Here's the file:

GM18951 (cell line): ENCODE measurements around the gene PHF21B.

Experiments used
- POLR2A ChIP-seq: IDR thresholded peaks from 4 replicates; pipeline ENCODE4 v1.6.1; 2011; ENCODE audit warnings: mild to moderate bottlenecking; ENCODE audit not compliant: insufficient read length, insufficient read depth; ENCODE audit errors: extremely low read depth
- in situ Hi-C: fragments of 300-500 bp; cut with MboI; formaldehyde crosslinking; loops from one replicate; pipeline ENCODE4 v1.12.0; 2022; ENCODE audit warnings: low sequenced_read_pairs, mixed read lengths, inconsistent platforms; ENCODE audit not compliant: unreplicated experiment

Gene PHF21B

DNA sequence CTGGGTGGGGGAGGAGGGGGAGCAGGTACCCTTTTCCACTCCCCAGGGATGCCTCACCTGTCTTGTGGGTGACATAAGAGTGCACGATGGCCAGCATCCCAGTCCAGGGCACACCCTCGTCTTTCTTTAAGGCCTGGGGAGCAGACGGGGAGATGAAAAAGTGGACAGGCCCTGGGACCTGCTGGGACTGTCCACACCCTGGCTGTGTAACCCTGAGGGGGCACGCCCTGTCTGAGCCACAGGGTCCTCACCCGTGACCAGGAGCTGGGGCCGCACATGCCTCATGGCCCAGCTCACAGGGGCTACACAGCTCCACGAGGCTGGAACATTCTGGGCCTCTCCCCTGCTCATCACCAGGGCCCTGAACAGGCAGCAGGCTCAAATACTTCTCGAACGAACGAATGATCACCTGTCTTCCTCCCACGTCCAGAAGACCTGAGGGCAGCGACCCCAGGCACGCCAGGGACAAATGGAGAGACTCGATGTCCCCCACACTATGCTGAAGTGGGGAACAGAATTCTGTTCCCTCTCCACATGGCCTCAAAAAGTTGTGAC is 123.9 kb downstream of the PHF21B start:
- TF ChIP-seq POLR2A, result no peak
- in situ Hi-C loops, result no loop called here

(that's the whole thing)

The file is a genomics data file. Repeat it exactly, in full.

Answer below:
GM18951 (cell line): ENCODE measurements around the gene PHF21B.

Experiments used
- POLR2A ChIP-seq: IDR thresholded peaks from 4 replicates; pipeline ENCODE4 v1.6.1; 2011; ENCODE audit warnings: mild to moderate bottlenecking; ENCODE audit not compliant: insufficient read length, insufficient read depth; ENCODE audit errors: extremely low read depth
- in situ Hi-C: fragments of 300-500 bp; cut with MboI; formaldehyde crosslinking; loops from one replicate; pipeline ENCODE4 v1.12.0; 2022; ENCODE audit warnings: low sequenced_read_pairs, mixed read lengths, inconsistent platforms; ENCODE audit not compliant: unreplicated experiment

Gene PHF21B

DNA sequence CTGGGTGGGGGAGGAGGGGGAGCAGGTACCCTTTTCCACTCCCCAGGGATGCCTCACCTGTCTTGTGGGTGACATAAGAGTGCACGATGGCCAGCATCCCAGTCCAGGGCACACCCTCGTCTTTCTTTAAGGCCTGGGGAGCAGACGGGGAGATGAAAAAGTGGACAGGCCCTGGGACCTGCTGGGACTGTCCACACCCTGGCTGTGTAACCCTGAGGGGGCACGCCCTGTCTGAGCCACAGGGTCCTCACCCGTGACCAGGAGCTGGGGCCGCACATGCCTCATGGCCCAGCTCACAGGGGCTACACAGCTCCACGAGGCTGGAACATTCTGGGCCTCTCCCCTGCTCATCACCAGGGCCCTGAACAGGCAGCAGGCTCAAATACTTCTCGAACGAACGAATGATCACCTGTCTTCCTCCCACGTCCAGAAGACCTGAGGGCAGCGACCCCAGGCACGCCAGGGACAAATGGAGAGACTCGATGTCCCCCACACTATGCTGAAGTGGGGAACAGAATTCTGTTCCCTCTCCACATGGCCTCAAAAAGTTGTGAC is 123.9 kb downstream of the PHF21B start:
- TF ChIP-seq POLR2A, result no peak
- in situ Hi-C loops, result no loop called here